Uncomfortable and sometimes embarrassing red bumps and rashes can ruin your day. Not knowing how, why or what a bump or rash may be can spur anxiety, stress and even physical pain. Although, a lot of the time rashes and bumps are the result of common and harmless skin problems. Find out what might be causing your irritated skin.
Bed Bug Bites
Although bed bugs can affect people differently, typical signs of being bitten appear as red welts, if clustered together they can look like a large rash. Welts do not typically appear until a few days after the bite, as bed bugs inject an anesthetic and an anticoagulant that prevents a person from realizing they are being bitten. Typically they are slightly swollen and may itch like a mosquito bite.
You cannot tell if a red bump is caused by a bed bug by its appearance alone, visually seeing a bed bug or signs of bed bugs is the only way to truly tell if welts and rashes are actually caused by the small parasite.
Bed bugs feed on human and animal blood, are reddish-brown in color and often leave brown spots on bed dressings. Typically bed bugs are caused by being picked up through traveling or by a lack of preventative pesticide use or awareness.
Simply put, contact dermatitis is a rash caused by allergy or irritant. It appears as a red bumpy rash that is sometimes blistered, scaly or even crusted. Contact dermatitis can be caused by a number of things, from cleaning products, poisonous plants or cosmetics. If you have changed a chemical product you use like lotion, shampoo or laundry detergent, or have been outside recently, chances are you have found your cause. If painful or persisting it’s best to seek medical attention before self diagnosing the problem.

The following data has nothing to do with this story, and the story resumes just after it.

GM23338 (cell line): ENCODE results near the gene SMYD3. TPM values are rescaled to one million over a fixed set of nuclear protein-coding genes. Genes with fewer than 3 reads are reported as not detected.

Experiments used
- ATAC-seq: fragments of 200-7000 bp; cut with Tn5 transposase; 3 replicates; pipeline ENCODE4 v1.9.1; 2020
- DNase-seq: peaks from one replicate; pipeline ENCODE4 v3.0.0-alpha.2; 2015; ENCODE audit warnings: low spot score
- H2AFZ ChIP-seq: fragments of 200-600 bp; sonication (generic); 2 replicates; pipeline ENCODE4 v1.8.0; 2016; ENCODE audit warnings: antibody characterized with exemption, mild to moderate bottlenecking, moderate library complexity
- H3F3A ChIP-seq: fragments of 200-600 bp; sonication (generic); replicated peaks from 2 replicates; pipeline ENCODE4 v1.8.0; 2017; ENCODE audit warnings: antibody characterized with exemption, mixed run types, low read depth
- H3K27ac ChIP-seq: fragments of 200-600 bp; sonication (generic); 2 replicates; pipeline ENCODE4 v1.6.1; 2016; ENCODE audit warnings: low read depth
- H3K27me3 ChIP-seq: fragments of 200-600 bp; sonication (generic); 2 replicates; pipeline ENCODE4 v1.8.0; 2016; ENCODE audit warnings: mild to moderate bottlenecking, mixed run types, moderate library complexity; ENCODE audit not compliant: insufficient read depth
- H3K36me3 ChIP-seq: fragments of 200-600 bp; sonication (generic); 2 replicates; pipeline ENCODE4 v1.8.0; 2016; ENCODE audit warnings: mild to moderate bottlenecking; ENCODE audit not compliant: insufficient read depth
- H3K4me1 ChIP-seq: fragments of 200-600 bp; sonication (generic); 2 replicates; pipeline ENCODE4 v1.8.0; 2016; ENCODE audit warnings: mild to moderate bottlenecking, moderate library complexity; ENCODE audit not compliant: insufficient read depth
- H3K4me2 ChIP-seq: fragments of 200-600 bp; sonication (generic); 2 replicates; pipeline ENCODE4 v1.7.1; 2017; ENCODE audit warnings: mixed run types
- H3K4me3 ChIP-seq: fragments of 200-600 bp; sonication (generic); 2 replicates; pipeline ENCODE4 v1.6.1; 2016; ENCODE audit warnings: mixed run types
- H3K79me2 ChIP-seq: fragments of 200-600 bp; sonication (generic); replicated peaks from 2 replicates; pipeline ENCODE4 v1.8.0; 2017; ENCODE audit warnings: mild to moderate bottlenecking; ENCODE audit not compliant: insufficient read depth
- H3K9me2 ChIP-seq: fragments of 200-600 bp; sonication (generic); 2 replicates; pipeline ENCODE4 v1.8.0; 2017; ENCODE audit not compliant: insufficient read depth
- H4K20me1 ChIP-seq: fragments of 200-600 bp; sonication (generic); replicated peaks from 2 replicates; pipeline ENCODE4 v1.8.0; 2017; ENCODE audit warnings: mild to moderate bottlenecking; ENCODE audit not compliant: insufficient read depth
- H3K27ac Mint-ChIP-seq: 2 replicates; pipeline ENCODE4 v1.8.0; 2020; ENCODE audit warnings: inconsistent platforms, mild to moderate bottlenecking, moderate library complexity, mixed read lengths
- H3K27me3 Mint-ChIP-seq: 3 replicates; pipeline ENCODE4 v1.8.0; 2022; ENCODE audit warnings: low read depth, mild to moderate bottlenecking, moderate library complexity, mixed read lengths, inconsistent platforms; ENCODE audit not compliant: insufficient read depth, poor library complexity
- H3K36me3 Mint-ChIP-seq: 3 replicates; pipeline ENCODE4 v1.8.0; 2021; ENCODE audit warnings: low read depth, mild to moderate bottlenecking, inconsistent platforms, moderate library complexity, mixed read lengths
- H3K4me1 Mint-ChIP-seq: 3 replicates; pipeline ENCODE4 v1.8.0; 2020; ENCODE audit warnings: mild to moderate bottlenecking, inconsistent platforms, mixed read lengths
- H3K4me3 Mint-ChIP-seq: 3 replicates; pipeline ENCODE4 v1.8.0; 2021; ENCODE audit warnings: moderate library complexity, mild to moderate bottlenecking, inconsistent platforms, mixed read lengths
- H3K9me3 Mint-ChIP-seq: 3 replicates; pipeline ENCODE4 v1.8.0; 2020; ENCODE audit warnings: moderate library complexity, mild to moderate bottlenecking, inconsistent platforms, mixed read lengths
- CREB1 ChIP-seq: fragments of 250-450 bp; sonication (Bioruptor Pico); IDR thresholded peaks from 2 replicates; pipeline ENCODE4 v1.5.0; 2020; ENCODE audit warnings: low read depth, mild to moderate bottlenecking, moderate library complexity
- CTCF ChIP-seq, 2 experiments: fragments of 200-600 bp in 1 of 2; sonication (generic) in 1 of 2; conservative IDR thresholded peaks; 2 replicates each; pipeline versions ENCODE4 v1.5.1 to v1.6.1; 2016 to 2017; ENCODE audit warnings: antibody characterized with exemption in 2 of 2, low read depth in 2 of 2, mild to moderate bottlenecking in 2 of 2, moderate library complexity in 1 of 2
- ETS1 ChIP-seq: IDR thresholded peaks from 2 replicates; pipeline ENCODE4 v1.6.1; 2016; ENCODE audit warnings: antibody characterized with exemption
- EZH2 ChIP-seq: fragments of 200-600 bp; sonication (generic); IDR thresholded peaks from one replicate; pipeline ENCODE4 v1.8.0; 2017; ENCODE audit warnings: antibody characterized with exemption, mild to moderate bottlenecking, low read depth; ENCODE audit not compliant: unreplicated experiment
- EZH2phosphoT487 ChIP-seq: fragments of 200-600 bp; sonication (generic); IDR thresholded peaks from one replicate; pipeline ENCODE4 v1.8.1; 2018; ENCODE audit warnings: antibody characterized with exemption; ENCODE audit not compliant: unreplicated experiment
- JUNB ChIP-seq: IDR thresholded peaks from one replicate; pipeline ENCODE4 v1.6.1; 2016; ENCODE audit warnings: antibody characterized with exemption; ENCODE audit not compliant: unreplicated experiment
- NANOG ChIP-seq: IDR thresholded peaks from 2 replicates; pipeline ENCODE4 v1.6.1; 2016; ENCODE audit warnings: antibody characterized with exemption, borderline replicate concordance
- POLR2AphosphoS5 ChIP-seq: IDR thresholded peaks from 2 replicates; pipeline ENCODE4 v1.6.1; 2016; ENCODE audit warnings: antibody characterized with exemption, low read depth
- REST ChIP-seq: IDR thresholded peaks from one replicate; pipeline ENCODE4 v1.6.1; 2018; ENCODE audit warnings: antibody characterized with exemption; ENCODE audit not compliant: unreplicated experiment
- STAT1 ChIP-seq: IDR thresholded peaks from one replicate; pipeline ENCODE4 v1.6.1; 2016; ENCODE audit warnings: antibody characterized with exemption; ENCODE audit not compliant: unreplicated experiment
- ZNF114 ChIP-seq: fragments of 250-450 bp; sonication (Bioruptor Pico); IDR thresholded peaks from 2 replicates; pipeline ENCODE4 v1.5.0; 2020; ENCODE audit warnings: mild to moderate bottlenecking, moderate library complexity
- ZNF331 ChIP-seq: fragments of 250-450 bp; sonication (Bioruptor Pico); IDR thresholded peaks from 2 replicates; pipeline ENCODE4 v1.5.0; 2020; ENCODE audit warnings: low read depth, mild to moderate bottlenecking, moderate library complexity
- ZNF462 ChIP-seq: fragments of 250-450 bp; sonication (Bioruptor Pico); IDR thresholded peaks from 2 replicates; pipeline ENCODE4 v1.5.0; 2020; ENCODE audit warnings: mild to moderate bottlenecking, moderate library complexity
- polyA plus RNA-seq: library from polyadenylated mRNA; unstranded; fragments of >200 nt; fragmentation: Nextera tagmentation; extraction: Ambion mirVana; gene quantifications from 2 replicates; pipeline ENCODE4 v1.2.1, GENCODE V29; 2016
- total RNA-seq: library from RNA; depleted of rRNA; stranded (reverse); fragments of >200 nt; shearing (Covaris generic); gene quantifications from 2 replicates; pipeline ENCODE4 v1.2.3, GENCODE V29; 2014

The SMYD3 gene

According to Mayo Clinic, “Swimmer’s itch (cercarial dermatitis) is a burning or itchy rash caused by an allergic reaction to a waterborne parasite that burrows into the top layer of skin.”
usually in the form of bumps or blisters the rash is an allergic reaction, it is not serious and will subside without medical treatment within a week. Mayo Clinic suggests at-home treatments like lotions that soothe the skin or taking a bath with colloidal oatmeal or baking soda for lessening the symptoms.
Medically referred to as Keratosis Pilaris, “Chicken skin” appears as rough fleshy to pink and brown-colored bumps scattered along the upper arms and thighs. The skin condition is hereditary and it’s suggested that products and treatments like scrubs, rubs and peels with Glycolic Acid, Urea, Vitamin A Treatments and Immunomodulators be used to lessen symptoms.
According to Mayo Clinic, this “is an infection that usually appears as small, white-headed pimples around one or more hair follicles — the tiny pockets from which each hair grows. Most cases of folliculitis are superficial, and they may itch, but on occasion they’re painful too. Superficial folliculitis often clears by itself in a few days, but deep or recurring folliculitis may need medical treatment.”
According to Web MD, “Folliculitis occurs when hair follicles become infected,” often with a certain type of bacteria. Also called barber’s itch, the infection ranges in degrees of severity, from a mild itch to a permanent hair loss and scarring.
Causes of this include anything that can cause the skin irritation such as friction from shaving or wearing tight clothing, acne, abrasions, surgical wounds, excessive sweating and adhesive tapes.
Authored by Elizabeth Yardley An equestrian and health food nut, Elizabeth offers advice on health, finances, and animal care for readers online.